I have the honour to be,
Sir,
Your obedient Servant,
KENNETH A. BEATTIE,
Lieut.-Commander.


The Captain (D),
13th Flotilla.


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H.M.S. NERISSA,

5th June 1916.

Sir,
I HAVE the honour to report proceedings of H.M. Ship under my command during recent action in the North Sea on 31st May 1910, and 1st June 1916. Being in company with 1st Battle Cruiser Squadron, NEW ZEALAND, INDEFATIGABLE, BARHAM, MALAYA, VALIANT, WARSPITE, CHAMPION, FEARLESS, 13th Flotilla, two divisions of first Flotilla, one division of 10th Flotilla, 1st, 2nd and 3rd Light Cruiser Squadrons.

31st May.
P.M.
3.0. 1st Light Cruiser Squadron reported in action.
3.30. Sighted enemy's Battle Cruisers, five in number, with destroyers and Light Cruisers. 13th Flotilla took station ahead of 1st Battle Cruiser Squadron, having been screening them previously.
3.44. Enemy opened fire and action developed.
4.0. Sighted High Sea Fleet ahead.
4.30.13th Flotilla ordered to attack enemy's Battle Cruisers with torpedoes. Took station astern of 3rd division of 13th Flotilla and commenced attack on a Northerly course, owing to enemy turning 16 points, this attack had eventually to be carried out on a Southerly course, which I did in company with TERMAGANT, firing two torpedoes, range 7,000 yards. Just previous to this attack NOMAD was observed quite close, stopped and apparently badly damaged in the Engine Room, the enemy's Light Cruisers were firing accurate salvoes during the attack, and this fire was returned, though spotting was very difficult, one torpedo apparently took effect on rear ship. Rejoined CHAMPION on disengaged side of Battle Cruisers, steering to the Northward and joined the Grand Fleet, remaining in company with CHAMPION throughout the remainder of the action.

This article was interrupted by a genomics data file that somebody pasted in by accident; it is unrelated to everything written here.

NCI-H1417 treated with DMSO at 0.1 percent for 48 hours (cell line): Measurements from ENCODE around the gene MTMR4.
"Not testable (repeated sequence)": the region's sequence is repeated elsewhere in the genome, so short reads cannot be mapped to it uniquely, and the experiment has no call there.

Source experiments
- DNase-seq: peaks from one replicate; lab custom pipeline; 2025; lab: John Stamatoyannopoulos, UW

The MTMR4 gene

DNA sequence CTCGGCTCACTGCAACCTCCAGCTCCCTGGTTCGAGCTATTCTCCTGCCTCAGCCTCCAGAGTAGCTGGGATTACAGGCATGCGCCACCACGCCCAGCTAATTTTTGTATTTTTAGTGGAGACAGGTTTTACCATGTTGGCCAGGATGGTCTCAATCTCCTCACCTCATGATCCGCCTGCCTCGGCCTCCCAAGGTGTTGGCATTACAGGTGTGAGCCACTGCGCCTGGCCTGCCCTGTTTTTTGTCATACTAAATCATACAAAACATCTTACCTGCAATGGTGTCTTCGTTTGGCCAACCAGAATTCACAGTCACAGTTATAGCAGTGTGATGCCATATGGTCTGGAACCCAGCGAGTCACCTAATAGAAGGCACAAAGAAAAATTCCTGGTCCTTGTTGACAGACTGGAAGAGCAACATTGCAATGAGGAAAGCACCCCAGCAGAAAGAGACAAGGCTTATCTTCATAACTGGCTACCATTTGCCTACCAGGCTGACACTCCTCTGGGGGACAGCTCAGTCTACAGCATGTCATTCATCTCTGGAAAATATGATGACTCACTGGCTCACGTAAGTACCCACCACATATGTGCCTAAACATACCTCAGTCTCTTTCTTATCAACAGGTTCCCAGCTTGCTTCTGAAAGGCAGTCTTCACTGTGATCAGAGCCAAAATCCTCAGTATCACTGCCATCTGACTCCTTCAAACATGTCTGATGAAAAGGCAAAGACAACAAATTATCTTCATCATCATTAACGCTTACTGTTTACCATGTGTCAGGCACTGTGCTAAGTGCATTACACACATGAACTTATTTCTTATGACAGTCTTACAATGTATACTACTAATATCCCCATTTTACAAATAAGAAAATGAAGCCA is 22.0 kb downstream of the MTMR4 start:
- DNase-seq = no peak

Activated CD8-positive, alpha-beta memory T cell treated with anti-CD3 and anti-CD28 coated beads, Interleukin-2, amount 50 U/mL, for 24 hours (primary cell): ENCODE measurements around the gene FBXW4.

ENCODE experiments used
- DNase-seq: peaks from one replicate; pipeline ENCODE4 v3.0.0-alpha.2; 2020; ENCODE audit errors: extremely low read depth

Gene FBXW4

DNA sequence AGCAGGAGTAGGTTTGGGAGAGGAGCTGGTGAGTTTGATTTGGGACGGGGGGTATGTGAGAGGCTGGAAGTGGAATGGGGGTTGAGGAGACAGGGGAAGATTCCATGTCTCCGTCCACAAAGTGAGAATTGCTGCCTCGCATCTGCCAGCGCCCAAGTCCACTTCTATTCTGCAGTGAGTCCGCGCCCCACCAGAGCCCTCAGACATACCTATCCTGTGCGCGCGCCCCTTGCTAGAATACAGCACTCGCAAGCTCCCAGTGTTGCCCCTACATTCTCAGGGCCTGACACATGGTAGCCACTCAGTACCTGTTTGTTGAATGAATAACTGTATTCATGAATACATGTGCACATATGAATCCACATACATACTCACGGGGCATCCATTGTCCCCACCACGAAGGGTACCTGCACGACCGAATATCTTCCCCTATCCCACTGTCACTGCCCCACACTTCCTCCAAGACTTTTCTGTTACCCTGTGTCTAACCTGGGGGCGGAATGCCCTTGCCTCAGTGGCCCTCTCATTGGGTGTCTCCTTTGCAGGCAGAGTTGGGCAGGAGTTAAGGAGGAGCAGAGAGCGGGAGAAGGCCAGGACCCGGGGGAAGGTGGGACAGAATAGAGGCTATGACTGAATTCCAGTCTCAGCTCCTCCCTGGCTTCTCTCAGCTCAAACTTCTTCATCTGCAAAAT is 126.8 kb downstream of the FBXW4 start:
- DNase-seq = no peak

9.10. Altered Course to South 20 knots.
9.36. Altered Course to S.S.E. 17 knots.
11.40. Observed firing and searchlights abaft starboard beam, a ship apparently being attacked by destroyers, many salvoes fell between NERISSA and MORESBY, who was next ahead.
11.45. Lost touch with MORESBY and remained in company with LYDIARD. Course S.E.,25 knots.

1st June.
A.M.